When presented with a motion for judgment notwithstanding the verdict, the trial court cannot weigh the evidence, or judge the credibility of witnesses. If the evidence is conflicting or if several reasonable inferences may be drawn, the motion for judgment notwithstanding the verdict should be denied. A motion for judgment notwithstanding the verdict of a jury may properly be granted only if it appears from the evidence, viewed in the light most favorable to the party securing the verdict, that there is no substantial evidence to support the verdict. If there is any substantial evidence, or reasonable inferences to be drawn therefrom in support of the verdict, the motion should be denied. The same standard of review applies to the appellate court in reviewing the trial court's granting of the motion. Accordingly, the evidence must be viewed in the light most favorable to the jury's verdict, resolving all conflicts and drawing all inferences in favor of that verdict.
In 1983, the plaintiff, Michael Osborn, contracted the Acquired Immune Deficiency Syndrome (AIDS) from a blood transfusion conducted in connection with his heart surgery at the University of California at San Francisco Medical Center; the blood was supplied by Irwin Memorial Blood Bank. Michael, together with his parents, sued the University and Irwin for damages on various torts and contract claims. The trial court dismissed all the claims against the University through a grant of nonsuit or directed verdict and the only causes of action that survived in the trial court were the claims against Irwin on the grounds of negligence, and intentional and negligent misrepresentation. The jury returned a general verdict for the plaintiffs, and thereafter, Irwin has filed a motion for judgment notwithstanding the verdict on the intentional misrepresentation and negligence claims, which the trial court granted. The trial court, however, granted judgment in favor of the defendant with negligent misrepresentation.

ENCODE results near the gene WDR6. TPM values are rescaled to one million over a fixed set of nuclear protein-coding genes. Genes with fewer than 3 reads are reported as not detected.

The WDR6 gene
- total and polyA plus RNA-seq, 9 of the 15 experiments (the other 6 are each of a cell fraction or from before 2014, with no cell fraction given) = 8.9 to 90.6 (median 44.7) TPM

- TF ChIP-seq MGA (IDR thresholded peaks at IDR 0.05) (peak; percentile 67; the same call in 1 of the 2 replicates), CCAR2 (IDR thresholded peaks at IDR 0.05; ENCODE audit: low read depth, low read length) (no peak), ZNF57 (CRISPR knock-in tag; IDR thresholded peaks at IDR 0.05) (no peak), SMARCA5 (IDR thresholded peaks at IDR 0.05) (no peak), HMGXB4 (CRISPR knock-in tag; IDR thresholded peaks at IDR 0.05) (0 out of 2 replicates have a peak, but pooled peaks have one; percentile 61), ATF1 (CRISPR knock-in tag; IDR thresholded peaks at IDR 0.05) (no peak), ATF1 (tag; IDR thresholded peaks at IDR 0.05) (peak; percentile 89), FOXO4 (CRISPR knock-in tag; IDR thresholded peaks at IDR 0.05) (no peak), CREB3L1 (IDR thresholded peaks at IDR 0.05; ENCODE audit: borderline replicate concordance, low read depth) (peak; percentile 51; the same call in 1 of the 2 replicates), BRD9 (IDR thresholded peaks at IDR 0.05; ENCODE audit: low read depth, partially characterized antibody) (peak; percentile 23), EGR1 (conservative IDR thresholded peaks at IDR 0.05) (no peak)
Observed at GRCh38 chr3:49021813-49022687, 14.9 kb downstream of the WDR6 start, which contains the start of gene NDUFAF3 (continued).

Was the defendant, Irwin, entitled to judgment notwithstanding the verdict on the issue of negligence and intentional misrepresentation?
The Court held that the defendant cannot be found negligent because it was only following the accepted practices of the profession at the time. Furthermore, the Court reversed the trial court’s decision on negligent misrepresentation claim because it was decided upon by the trial court without taking into consideration Michael Osborn’s rare blood type which was relevant to show proximate cause on whether there was substantial evidence that direct donation would have prevented the contraction of the AIDS virus.